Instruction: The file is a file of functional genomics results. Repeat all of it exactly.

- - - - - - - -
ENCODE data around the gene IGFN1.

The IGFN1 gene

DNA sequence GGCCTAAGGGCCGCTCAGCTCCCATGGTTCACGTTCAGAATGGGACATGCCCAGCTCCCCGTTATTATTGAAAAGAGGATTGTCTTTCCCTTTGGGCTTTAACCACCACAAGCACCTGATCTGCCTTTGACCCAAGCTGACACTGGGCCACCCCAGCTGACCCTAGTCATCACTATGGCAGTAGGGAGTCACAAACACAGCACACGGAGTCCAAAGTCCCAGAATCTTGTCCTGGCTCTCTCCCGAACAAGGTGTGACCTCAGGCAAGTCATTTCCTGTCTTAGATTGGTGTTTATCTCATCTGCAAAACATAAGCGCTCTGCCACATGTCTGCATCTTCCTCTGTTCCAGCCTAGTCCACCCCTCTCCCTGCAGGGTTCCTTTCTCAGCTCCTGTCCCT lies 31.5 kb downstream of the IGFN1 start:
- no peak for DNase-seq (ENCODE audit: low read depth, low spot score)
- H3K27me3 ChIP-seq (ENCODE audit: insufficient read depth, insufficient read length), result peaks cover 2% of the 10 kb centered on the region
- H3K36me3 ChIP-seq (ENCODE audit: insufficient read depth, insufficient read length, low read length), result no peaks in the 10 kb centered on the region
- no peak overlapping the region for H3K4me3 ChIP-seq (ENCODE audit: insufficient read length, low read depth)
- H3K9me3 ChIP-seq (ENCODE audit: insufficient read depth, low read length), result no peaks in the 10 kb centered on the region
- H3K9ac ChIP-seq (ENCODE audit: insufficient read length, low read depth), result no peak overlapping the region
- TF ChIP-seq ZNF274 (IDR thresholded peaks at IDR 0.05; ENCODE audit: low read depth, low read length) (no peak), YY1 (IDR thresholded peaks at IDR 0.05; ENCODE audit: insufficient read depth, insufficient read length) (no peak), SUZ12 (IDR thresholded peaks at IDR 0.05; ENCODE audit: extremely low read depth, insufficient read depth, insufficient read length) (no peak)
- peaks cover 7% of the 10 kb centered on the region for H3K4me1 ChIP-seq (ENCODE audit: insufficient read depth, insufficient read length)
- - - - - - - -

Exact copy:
ENCODE data around the gene IGFN1.

The IGFN1 gene

DNA sequence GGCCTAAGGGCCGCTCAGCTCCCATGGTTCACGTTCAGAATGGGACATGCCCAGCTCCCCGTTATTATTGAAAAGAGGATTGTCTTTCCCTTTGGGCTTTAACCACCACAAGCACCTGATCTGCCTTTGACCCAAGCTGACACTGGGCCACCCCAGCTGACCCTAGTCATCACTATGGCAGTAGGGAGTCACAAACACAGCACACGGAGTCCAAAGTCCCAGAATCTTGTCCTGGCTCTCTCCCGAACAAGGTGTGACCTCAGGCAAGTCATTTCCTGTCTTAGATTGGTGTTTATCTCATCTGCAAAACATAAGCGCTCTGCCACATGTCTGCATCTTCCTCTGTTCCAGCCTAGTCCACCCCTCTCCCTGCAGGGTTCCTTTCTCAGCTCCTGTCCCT lies 31.5 kb downstream of the IGFN1 start:
- no peak for DNase-seq (ENCODE audit: low read depth, low spot score)
- H3K27me3 ChIP-seq (ENCODE audit: insufficient read depth, insufficient read length), result peaks cover 2% of the 10 kb centered on the region
- H3K36me3 ChIP-seq (ENCODE audit: insufficient read depth, insufficient read length, low read length), result no peaks in the 10 kb centered on the region
- no peak overlapping the region for H3K4me3 ChIP-seq (ENCODE audit: insufficient read length, low read depth)
- H3K9me3 ChIP-seq (ENCODE audit: insufficient read depth, low read length), result no peaks in the 10 kb centered on the region
- H3K9ac ChIP-seq (ENCODE audit: insufficient read length, low read depth), result no peak overlapping the region
- TF ChIP-seq ZNF274 (IDR thresholded peaks at IDR 0.05; ENCODE audit: low read depth, low read length) (no peak), YY1 (IDR thresholded peaks at IDR 0.05; ENCODE audit: insufficient read depth, insufficient read length) (no peak), SUZ12 (IDR thresholded peaks at IDR 0.05; ENCODE audit: extremely low read depth, insufficient read depth, insufficient read length) (no peak)
- peaks cover 7% of the 10 kb centered on the region for H3K4me1 ChIP-seq (ENCODE audit: insufficient read depth, insufficient read length)